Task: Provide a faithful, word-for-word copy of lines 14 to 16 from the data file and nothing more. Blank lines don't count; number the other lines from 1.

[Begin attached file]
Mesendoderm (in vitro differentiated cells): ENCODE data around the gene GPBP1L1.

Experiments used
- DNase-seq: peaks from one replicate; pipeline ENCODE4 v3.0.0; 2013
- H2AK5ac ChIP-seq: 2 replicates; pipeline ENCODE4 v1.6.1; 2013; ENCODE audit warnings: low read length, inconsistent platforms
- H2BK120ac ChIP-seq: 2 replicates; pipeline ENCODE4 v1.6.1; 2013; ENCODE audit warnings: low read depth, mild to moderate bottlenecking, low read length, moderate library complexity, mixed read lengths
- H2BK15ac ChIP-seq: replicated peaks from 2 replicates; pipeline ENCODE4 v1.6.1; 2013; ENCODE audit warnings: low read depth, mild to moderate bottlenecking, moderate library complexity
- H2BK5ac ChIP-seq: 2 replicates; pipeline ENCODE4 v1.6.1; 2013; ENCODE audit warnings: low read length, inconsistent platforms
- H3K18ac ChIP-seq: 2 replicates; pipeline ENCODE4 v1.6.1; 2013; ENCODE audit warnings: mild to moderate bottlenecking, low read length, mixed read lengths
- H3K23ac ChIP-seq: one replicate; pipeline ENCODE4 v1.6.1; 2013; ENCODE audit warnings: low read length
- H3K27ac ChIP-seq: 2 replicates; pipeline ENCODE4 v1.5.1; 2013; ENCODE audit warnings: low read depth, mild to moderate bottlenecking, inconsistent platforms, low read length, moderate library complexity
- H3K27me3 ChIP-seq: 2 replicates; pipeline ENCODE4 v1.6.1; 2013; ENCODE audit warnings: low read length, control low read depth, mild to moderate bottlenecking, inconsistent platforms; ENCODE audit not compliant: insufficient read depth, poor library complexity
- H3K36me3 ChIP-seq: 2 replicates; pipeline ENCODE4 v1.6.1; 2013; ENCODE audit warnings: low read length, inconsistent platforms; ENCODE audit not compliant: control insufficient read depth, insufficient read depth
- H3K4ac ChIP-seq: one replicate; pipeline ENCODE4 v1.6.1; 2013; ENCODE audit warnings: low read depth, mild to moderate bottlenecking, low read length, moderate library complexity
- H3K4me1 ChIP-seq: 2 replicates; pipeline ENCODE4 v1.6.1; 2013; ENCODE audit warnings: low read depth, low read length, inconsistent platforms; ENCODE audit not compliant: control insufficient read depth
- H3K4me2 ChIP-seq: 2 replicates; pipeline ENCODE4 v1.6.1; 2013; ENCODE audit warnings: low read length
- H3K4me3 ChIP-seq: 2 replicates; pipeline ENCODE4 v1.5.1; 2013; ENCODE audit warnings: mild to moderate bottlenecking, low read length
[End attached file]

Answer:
- H3K4me1 ChIP-seq: 2 replicates; pipeline ENCODE4 v1.6.1; 2013; ENCODE audit warnings: low read depth, low read length, inconsistent platforms; ENCODE audit not compliant: control insufficient read depth
- H3K4me2 ChIP-seq: 2 replicates; pipeline ENCODE4 v1.6.1; 2013; ENCODE audit warnings: low read length
- H3K4me3 ChIP-seq: 2 replicates; pipeline ENCODE4 v1.5.1; 2013; ENCODE audit warnings: mild to moderate bottlenecking, low read length